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In our knowledge base (hosted in Wordpress) we have one article that is relevant to 2 categories. I do not want to duplicate the article and have it sitting separately in each category for fear of negative SEO.

For example, both Category A and Category B share the same article.

Our URL structure is:

example.com/knowledge-base/category-name/article-name

Now there is a problem, if the article name is the same, which category name goes into the URL?

I think this is breaking the theme that we are trying to use. Is there a standard way of handling this kind of thing? Would it be better to duplicate the article in each category?

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I would consider removing "knowledge-base/category-name/" from your URL altogether. Those aren't helping SEO, they are only making your URLs longer, harder to remember, and harder to type.

Keywords in the URL path are a very minor ranking factor now. Your article name is going to have plenty of keywords anyway.

Without the category name in the URL, you can easily place articles into as many categories as you choose.

  • I read this post from Yoast which recommends using category name in the URL. Do you think with the subdirectory name in the URL as well the SEO benefits are no longer applicable? – walbuc Mar 31 '15 at 12:13
  • See my answer on Are keywords in URLs good SEO or needlessly redundant?. It is a good overview on how to think of keywords in URLs. The Yoast advice is out of date. Shoehorning extra keywords into URLs won't help. Instead focus on what would work best for users. URLs should be descriptive, memorable, and short. I use custom permalinks for WordPress so that I can tweak the URL for each article individually. – Stephen Ostermiller Mar 31 '15 at 12:45
  • @StephenOstermiller is correct. Not only does it not provide a lot of value but it also makes it a huge pain in terms of sorting your content. Yoast actually got rid of its custom category feature a few updates ago and now only allows you to strip the default one. – dasickle Mar 31 '15 at 13:03
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The right way to avoid SEO duplicates is to use a canonical URL for each page.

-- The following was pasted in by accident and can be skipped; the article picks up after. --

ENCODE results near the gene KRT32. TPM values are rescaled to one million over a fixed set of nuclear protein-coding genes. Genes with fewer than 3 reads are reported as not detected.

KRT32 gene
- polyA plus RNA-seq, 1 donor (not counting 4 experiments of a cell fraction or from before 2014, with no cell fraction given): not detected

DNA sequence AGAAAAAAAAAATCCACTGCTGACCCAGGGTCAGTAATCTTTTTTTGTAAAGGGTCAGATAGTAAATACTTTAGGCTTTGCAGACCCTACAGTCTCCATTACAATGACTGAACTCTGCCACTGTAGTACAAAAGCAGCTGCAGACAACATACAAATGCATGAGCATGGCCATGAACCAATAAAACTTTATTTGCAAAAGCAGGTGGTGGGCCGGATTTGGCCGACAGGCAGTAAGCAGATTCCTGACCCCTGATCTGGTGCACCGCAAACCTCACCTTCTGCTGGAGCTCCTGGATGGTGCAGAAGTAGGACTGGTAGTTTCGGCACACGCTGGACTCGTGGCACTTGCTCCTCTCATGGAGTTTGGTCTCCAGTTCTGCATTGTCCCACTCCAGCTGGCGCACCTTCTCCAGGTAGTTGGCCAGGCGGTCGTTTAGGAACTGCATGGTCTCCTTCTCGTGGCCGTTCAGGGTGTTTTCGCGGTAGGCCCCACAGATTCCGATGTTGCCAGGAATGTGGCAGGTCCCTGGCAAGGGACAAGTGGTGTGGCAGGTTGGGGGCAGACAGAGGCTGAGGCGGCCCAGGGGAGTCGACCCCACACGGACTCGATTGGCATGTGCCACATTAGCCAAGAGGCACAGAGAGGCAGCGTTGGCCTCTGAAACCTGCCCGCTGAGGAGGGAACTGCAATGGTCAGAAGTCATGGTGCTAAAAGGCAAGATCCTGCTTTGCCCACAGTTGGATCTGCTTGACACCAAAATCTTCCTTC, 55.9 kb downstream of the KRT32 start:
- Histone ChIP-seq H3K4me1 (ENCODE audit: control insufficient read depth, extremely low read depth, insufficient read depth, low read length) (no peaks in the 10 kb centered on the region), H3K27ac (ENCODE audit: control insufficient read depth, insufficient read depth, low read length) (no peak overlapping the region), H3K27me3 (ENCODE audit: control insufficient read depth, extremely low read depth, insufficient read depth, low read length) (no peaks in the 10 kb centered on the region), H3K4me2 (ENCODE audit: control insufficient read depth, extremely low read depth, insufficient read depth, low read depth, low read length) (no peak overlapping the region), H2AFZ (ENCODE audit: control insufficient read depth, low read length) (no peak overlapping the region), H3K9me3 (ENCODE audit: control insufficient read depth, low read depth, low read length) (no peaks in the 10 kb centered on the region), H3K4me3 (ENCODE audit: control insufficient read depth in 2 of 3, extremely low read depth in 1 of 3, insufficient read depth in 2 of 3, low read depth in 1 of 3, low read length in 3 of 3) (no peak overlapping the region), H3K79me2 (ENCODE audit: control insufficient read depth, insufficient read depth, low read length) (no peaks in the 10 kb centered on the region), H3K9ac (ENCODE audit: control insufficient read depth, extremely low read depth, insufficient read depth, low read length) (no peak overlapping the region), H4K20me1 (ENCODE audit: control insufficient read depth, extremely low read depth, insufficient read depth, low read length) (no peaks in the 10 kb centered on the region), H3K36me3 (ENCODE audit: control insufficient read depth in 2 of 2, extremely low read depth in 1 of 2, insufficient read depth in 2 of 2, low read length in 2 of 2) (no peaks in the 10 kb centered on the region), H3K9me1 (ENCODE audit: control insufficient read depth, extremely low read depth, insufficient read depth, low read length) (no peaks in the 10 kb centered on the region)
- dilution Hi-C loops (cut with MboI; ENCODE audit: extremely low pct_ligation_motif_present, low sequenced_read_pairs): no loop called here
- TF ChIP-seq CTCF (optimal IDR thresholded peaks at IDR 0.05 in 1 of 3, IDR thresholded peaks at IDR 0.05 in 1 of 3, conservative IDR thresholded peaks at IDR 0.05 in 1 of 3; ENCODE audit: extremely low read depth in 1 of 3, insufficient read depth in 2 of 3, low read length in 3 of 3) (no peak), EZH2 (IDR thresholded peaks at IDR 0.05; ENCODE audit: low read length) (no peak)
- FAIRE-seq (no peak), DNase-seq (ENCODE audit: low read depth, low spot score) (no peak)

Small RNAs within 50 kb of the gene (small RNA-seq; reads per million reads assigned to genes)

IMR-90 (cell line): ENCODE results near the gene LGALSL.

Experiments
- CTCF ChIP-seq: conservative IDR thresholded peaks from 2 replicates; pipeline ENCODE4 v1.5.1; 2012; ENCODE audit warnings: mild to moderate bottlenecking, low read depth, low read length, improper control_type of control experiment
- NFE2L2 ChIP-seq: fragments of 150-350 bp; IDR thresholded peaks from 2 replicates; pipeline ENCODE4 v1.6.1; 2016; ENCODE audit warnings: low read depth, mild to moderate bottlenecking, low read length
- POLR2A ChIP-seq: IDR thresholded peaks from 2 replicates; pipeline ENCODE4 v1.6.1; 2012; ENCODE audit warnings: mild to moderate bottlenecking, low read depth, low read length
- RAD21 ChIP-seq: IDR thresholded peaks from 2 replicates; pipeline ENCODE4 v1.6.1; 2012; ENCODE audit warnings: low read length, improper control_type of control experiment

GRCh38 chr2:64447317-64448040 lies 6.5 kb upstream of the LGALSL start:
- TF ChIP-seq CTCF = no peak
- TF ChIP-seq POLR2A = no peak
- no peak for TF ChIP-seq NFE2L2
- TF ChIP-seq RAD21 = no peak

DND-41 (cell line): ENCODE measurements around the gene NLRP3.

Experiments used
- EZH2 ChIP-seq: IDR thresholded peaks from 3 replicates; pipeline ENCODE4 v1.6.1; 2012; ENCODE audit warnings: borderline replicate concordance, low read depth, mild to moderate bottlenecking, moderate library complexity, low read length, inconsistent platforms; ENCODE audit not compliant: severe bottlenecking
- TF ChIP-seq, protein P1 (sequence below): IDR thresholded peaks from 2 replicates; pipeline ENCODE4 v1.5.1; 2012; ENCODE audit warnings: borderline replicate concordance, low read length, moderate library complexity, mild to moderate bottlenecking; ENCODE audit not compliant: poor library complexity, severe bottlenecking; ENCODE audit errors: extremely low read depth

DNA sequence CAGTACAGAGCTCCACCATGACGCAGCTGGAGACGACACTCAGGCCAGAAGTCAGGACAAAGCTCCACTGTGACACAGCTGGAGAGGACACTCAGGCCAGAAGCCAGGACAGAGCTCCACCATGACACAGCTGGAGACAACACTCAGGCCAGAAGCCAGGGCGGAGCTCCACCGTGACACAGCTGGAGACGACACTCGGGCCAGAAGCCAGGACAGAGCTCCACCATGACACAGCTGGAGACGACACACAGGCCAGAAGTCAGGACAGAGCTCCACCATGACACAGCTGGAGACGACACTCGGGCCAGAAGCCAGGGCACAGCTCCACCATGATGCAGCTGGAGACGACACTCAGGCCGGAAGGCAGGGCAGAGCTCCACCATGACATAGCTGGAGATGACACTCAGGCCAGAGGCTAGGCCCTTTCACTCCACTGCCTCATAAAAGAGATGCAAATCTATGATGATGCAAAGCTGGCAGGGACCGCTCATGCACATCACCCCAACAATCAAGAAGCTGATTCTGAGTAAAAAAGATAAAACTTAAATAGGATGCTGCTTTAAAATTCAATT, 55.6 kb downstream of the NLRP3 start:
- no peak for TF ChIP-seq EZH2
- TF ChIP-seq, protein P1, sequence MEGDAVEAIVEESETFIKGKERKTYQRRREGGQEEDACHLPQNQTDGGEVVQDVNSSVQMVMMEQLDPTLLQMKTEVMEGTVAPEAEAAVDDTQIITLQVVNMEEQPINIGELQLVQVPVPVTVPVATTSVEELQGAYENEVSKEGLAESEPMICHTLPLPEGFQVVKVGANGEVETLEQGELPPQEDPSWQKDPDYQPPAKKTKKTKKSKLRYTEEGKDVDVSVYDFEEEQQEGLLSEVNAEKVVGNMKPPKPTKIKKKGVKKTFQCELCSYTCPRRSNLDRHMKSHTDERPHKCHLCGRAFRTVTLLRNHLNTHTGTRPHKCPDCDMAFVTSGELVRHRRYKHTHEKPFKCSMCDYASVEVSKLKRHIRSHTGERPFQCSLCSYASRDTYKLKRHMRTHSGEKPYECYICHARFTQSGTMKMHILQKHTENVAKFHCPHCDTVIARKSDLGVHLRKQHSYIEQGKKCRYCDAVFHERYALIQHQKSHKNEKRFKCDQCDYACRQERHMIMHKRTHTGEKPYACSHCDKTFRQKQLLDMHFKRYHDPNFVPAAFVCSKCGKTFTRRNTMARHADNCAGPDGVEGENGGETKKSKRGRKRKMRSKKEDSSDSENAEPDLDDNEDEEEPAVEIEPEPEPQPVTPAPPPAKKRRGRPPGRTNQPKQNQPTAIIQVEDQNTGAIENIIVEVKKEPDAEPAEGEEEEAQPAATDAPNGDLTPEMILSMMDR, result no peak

So your article could show in as many categories as you'd want and the canonical URL would be set to the URL of the article itself.

Here are Google results which might help you implement this: https://www.google.de/search?q=wordpress+plugin+canonical+url&ie=utf-8&oe=utf-8&gws_rd=cr&ei=R28aVZnPIYjfavyRgVg

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I think you might want to go to a link like this:

// Close to domain:
http://www.example.com/article-name
// Or, alternatively, add a 'prefix' (e.g.: /blog/article, or /products/article):
http://www.example.com/articles/article-name 

This will improve the SEO power of the url, because it's a lot shorter, and the relevant part (article-name) is closer to the url. Both aren't mayor, but every bit helps.

This also fixes your category problem, they both link to this page. You can try the canonical method as suggested, but they you'd have to choose which category you want to use, and for which you want to drop SEO (because the canonical just told the Bots this flow to this page isn't supposed to).

  • Hi Martijn We have a blog in a subdirectory as well so we have to keep the knowledge-base part in the link. As commented in the answer above, I have read conflicting views about this as in this post by Yoast. I am now properly confused :( – walbuc Mar 31 '15 at 12:22
  • And those don't link to /blog/article-name? If not, I'd recommend that. You could to the same as my edit does – Martijn Mar 31 '15 at 12:25

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